A NASA spacecraft designed to burrow beneath the surface of Mars landed on the red planet Monday after a six-month, 300 million-mile journey and a perilous, six-minute descent through the rose-hued atmosphere.
Flight controllers at NASA's Jet Propulsion Laboratory in Pasadena, California, leaped out of their seats and erupted in screams, applause and laughter as the news came in. People hugged, shook hands, exchanged high-fives, pumped their fists, wiped away tears and danced in the aisles.
"Flawless," declared JPL's chief engineer, Rob Manning.
"This is what we really hoped and imagined in our mind's eye," he said. "Sometimes things work out in your favor."
A pair of mini satellites trailing InSight since their May liftoff provided practically real-time updates of the spacecraft's supersonic descent through the reddish skies. The satellite also shot back a quick photo from Mars' surface.
The image was marred by specks of debris on the camera cover. But the quick look at the vista showed a flat surface with few if any rocks — just what scientists were hoping for. Much better pictures will arrive in the hours and days ahead.
"What a relief," Manning said. "This is really fantastic." He added: "Wow! This never gets old."
The three-legged InSight spacecraft reached the surface after going from 12,300 mph (19,800 kph) to zero in six minutes flat, using a parachute and braking engines to slow down. Radio signals confirming the landing took more than eight minutes to cross the nearly 100 million miles (160 million kilometers) between Mars and Earth.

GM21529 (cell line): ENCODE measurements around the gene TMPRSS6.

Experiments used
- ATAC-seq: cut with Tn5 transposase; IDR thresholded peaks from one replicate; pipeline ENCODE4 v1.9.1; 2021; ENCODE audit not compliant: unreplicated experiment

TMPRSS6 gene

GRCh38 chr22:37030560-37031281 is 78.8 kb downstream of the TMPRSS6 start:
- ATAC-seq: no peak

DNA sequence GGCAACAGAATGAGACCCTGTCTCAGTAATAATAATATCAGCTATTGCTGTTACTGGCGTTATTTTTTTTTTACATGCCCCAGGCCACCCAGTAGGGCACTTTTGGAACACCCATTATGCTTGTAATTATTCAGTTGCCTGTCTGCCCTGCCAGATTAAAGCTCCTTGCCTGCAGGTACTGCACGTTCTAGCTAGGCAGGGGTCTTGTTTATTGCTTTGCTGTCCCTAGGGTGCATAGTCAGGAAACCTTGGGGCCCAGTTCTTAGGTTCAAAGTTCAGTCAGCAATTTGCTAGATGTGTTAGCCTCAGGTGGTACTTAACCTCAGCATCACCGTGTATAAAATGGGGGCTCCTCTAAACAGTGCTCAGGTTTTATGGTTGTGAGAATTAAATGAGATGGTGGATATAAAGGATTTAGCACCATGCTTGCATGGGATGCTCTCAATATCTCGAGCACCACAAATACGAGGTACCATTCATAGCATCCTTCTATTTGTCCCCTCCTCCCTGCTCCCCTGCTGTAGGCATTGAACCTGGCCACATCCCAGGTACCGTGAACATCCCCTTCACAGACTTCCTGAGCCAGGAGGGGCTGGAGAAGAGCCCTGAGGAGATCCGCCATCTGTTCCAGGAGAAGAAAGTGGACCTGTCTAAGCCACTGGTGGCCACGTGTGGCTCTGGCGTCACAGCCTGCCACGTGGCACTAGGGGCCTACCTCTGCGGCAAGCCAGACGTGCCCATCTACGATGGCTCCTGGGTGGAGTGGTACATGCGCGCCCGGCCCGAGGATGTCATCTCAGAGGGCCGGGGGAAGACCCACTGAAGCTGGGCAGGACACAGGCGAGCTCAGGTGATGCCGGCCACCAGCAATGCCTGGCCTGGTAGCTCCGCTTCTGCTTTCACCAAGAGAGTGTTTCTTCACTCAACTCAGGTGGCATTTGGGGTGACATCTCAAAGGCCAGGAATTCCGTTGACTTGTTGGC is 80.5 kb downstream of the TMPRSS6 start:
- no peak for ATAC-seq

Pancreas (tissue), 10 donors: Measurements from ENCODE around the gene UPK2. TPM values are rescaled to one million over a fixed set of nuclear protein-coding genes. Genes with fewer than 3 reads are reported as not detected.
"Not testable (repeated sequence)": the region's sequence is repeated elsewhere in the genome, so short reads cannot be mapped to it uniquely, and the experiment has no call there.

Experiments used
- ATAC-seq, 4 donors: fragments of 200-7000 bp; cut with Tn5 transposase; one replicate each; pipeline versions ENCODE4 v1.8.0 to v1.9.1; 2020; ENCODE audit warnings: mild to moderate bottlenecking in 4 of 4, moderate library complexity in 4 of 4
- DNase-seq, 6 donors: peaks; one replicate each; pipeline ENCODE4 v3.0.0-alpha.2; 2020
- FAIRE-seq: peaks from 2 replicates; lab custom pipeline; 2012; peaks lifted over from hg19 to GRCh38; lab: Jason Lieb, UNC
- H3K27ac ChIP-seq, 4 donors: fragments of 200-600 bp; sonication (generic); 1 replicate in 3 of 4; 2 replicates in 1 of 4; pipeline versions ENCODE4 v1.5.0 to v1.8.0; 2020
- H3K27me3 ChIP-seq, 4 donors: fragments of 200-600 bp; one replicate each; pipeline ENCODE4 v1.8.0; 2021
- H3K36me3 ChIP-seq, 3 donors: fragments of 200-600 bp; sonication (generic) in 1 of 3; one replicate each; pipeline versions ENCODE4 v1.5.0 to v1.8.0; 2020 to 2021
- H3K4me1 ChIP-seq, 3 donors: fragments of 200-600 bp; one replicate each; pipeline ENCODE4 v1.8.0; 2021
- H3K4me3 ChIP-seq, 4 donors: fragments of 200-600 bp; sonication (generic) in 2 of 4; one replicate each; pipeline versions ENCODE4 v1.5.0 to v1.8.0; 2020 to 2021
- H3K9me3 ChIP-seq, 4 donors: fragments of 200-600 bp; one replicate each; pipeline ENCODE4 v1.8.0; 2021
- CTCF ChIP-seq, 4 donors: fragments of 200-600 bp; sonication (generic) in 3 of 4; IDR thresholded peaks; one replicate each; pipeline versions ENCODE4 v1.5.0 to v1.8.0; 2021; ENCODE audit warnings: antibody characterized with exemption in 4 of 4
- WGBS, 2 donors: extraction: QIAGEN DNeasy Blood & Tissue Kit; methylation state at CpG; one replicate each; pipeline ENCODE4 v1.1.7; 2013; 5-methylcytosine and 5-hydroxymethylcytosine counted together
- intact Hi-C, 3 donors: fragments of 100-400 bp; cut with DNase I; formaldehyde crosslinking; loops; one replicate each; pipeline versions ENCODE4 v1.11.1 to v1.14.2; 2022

It was NASA's ninth attempt to land at Mars since the 1976 Viking probes. All but one of the previous U.S. touchdowns were successful.
NASA last landed on Mars in 2012 with the Curiosity rover.
Viewings were held coast to coast at museums, planetariums and libraries, as well as New York's Times Square.
"Landing on Mars is one of the hardest single jobs that people have to do in planetary exploration," InSight's lead scientist, Bruce Banerdt, said before the landing.
"It's such a difficult thing, it's such a dangerous thing that there's always a fairly uncomfortably large chance that something could go wrong."
Mars has been the graveyard for a multitude of space missions. Up to now, the success rate at the red planet was only 40 percent, counting every attempted flyby, orbital flight and landing by the U.S., Russia and other countries since 1960.
The U.S., however, has pulled off seven successful Mars landings in the past four decades, not counting InSight, with only one failed touchdown. No other country has managed to set and operate a spacecraft on the dusty red surface.
InSight was shooting for Elysium Planitia, a plain near the Martian equator that the InSight team hopes is as flat as a parking lot in Kansas with few, if any, rocks.
This is no rock-collecting expedition. Instead, the stationary 800-pound (360-kilogram) lander will use its 6-foot (1.8-meter) robotic arm to place a mechanical mole and seismometer on the ground. The self-hammering mole will burrow 16 feet (5 meters) down to measure the planet's internal heat, while the seismometer listens for possible quakes.
Nothing like this has been attempted before at our next-door neighbor, nearly 100 million miles (160 million kilometers) away. No lander has dug deeper than several inches, and no seismometer has ever worked on Mars.
By examining the interior of Mars, scientists hope to understand how our solar system's rocky planets formed 4.5 billion years ago and why they turned out so different — Mars cold and dry, Venus and Mercury burning hot, and Earth hospitable to life.
InSight has no life-detecting capability, however. That will be left to future rovers. NASA's Mars 2020 mission, for instance, will collect rocks that will eventually be brought back to Earth and analyzed for evidence of ancient life.